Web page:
Although actually the works exhibited in the Contemporaries: tourists formed as a result of journeys, out of town trips, long walks and observation of nature, the tourism of Jacek Kołodziejski Michał Smandek should not, of course, be taken too literally. First of all, it must be understood as an ambivalent, self-contradictory human relationship with nature. Jacek Kołodziejski’s photographs were taken over the last four years during trips to southern France, Croatia and Poland. But Jacek says bluntly: "I haven’t got the soul of a traveller, and adventures in exotic countries rather scare me."  As a result, he chose a place where technology tangibly came into contact with nature, and where it was safe. Among them is a park located in the Camargue wetlands and marshes nature reserve, where wild white horses live and for whom there is a comfortable, paved path. Jacek Kolodziejski then photographed the bridge over the highway, which allows the animals to migrate, then a hotel in Languedoc with "wild", but carefully cultivated vegetation. He consciously looked for a particular terrarium, but when he entered the artificially ordered place, it turned out that he had to deal with nature in all its spontaneity and vitality.
Michał Smandek travels the world looking for places where nature seems untouched by man. The Meke Gölü Crater, the white surface of the salt lake Tuz in Turkey, Cabo de Gata in Spain, and Cabo de Sao Vicente in Portugal are only a few of the locations where he has intervened. He has been travelling for a number of years, inhaling the climate of desert areas of the USA and unpeopled areas of Asia. He is interested in nature in its originality and simplicity, so he goes for simple chemical substances, and bases his work on simple physical processes. However, in working with nature he becomes an experimenter, and uses practices familiar from science. As a result, it appears that his work does not have to do with nature, but with something manufactured and artificial. Organic and inorganic matter, which would speak for itself, begins to speak thanks to the Michał’s intervention.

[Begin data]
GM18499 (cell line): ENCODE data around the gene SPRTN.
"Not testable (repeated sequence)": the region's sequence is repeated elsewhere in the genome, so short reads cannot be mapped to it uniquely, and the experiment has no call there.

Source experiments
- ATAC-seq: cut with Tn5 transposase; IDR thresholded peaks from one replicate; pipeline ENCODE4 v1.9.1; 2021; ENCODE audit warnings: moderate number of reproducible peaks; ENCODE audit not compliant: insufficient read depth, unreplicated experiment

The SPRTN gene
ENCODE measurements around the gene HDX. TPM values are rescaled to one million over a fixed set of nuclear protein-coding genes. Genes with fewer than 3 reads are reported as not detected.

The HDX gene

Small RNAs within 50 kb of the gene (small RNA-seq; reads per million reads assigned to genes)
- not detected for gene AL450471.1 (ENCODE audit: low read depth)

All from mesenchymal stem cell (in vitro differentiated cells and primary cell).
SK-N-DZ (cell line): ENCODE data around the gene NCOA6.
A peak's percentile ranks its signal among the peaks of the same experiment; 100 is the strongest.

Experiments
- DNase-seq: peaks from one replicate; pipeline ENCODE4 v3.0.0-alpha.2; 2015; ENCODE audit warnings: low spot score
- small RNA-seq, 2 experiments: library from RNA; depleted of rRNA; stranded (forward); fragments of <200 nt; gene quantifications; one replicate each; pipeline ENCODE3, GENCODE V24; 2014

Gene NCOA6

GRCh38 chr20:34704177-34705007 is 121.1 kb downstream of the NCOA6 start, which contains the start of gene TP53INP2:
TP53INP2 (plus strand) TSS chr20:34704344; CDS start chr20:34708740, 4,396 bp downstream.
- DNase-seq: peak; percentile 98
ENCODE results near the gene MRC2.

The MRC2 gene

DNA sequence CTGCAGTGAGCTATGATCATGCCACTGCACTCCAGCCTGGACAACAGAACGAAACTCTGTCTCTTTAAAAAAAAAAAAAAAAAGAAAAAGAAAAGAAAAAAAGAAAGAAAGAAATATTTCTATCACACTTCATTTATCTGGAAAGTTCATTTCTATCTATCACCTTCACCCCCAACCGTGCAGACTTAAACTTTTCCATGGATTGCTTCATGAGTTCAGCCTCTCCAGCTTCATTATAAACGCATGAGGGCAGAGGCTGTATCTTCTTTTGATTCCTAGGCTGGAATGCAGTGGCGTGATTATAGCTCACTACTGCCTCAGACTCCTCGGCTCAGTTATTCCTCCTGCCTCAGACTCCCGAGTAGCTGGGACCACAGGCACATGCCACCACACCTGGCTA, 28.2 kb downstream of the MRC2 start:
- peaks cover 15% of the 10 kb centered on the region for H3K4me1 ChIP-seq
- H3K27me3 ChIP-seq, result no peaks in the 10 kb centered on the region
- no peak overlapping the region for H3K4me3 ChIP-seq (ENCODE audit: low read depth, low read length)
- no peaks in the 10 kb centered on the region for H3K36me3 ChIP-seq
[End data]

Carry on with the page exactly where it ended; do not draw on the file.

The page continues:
The expeditions taken by Jacek Kołodziejski and Michał Smandek, are first and foremost cultural journeys between the poles of technology and naturalness, and only later moving from place to place. Their works show that when studying the relationship between nature, man and technology, there is no need to reach for scientific and technological innovations, as bioart specialists do. It is not even necessary to leave the house. It is practised daily by all, and begins when spraying the room with air freshener.
An interesting figure of the relationship in question is the location of the BWA SOKÓŁ gallery and its design themselves. A contemporary building, built in a small town, through whose glass walls you can see the old mountains, raised several million years ago. On the terraces around the gallery there will probably be snow, while inside the buzz and hum of projectors and air conditioning reign.

Łukasz Białkowski

Jacek Kołodziejski, Terrarium IVa, 2012

Jacek Kołodziejski, Terrarium, widok ekspozycji / exhibition view © J.Kołodziejski

Jacek Kołodziejski, Terrarium, widok ekspozycji / exhibition view © J.Kołodziejski

Jacek Kołodziejski, Terrarium, widok ekspozycji / exhibition view © J.Kołodziejski



Galeria BWA SOKÓŁ w ramach projektu "Budowa Małopolskiej Galerii Sztuki NA BURSZTYNOWYM SZLAKU w Nowym Sącz". Projekt współfinansowany z Europejskiego Rozwoju Funduszu Regionalnego Programu Operacyjnego na lata 2007-2013.